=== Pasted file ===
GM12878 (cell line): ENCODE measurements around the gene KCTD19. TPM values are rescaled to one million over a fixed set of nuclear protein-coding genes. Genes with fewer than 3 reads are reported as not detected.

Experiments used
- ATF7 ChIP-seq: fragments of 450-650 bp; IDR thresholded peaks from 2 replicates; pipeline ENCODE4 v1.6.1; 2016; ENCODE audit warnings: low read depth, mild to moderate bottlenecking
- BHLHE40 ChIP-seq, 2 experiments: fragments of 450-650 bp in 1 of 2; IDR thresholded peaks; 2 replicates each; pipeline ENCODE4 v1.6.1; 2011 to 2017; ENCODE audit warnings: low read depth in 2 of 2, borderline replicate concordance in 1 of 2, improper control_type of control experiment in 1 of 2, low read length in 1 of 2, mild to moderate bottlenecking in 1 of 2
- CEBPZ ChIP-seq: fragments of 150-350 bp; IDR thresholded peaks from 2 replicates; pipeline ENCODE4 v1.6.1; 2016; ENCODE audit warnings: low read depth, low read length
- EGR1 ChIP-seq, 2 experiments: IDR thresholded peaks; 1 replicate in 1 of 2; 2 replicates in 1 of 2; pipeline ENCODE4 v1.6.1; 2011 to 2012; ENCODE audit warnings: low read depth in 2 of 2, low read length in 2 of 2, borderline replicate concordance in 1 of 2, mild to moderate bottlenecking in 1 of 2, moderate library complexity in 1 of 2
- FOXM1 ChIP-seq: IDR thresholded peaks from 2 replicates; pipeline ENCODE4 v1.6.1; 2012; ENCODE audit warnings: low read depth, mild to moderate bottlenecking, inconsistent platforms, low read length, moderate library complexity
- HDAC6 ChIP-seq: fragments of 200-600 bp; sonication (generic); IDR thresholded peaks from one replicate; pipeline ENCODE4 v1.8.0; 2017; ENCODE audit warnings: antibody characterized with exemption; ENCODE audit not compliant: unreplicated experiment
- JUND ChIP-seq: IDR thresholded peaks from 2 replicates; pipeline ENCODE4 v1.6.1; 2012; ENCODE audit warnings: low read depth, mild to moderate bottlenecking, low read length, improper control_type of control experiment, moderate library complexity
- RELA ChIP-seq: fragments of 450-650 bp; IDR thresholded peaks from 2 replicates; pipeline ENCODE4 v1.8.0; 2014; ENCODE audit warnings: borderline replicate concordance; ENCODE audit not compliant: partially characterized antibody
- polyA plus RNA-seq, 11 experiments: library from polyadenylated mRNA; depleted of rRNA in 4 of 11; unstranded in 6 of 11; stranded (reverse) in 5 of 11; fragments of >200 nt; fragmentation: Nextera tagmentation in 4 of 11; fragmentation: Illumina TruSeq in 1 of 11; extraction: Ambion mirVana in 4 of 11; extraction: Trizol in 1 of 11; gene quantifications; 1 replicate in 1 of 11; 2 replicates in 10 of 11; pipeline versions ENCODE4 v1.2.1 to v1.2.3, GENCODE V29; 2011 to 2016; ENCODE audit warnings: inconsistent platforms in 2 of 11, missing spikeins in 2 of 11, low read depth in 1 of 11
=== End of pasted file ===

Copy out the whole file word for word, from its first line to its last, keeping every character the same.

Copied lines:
GM12878 (cell line): ENCODE measurements around the gene KCTD19. TPM values are rescaled to one million over a fixed set of nuclear protein-coding genes. Genes with fewer than 3 reads are reported as not detected.

Experiments used
- ATF7 ChIP-seq: fragments of 450-650 bp; IDR thresholded peaks from 2 replicates; pipeline ENCODE4 v1.6.1; 2016; ENCODE audit warnings: low read depth, mild to moderate bottlenecking
- BHLHE40 ChIP-seq, 2 experiments: fragments of 450-650 bp in 1 of 2; IDR thresholded peaks; 2 replicates each; pipeline ENCODE4 v1.6.1; 2011 to 2017; ENCODE audit warnings: low read depth in 2 of 2, borderline replicate concordance in 1 of 2, improper control_type of control experiment in 1 of 2, low read length in 1 of 2, mild to moderate bottlenecking in 1 of 2
- CEBPZ ChIP-seq: fragments of 150-350 bp; IDR thresholded peaks from 2 replicates; pipeline ENCODE4 v1.6.1; 2016; ENCODE audit warnings: low read depth, low read length
- EGR1 ChIP-seq, 2 experiments: IDR thresholded peaks; 1 replicate in 1 of 2; 2 replicates in 1 of 2; pipeline ENCODE4 v1.6.1; 2011 to 2012; ENCODE audit warnings: low read depth in 2 of 2, low read length in 2 of 2, borderline replicate concordance in 1 of 2, mild to moderate bottlenecking in 1 of 2, moderate library complexity in 1 of 2
- FOXM1 ChIP-seq: IDR thresholded peaks from 2 replicates; pipeline ENCODE4 v1.6.1; 2012; ENCODE audit warnings: low read depth, mild to moderate bottlenecking, inconsistent platforms, low read length, moderate library complexity
- HDAC6 ChIP-seq: fragments of 200-600 bp; sonication (generic); IDR thresholded peaks from one replicate; pipeline ENCODE4 v1.8.0; 2017; ENCODE audit warnings: antibody characterized with exemption; ENCODE audit not compliant: unreplicated experiment
- JUND ChIP-seq: IDR thresholded peaks from 2 replicates; pipeline ENCODE4 v1.6.1; 2012; ENCODE audit warnings: low read depth, mild to moderate bottlenecking, low read length, improper control_type of control experiment, moderate library complexity
- RELA ChIP-seq: fragments of 450-650 bp; IDR thresholded peaks from 2 replicates; pipeline ENCODE4 v1.8.0; 2014; ENCODE audit warnings: borderline replicate concordance; ENCODE audit not compliant: partially characterized antibody
- polyA plus RNA-seq, 11 experiments: library from polyadenylated mRNA; depleted of rRNA in 4 of 11; unstranded in 6 of 11; stranded (reverse) in 5 of 11; fragments of >200 nt; fragmentation: Nextera tagmentation in 4 of 11; fragmentation: Illumina TruSeq in 1 of 11; extraction: Ambion mirVana in 4 of 11; extraction: Trizol in 1 of 11; gene quantifications; 1 replicate in 1 of 11; 2 replicates in 10 of 11; pipeline versions ENCODE4 v1.2.1 to v1.2.3, GENCODE V29; 2011 to 2016; ENCODE audit warnings: inconsistent platforms in 2 of 11, missing spikeins in 2 of 11, low read depth in 1 of 11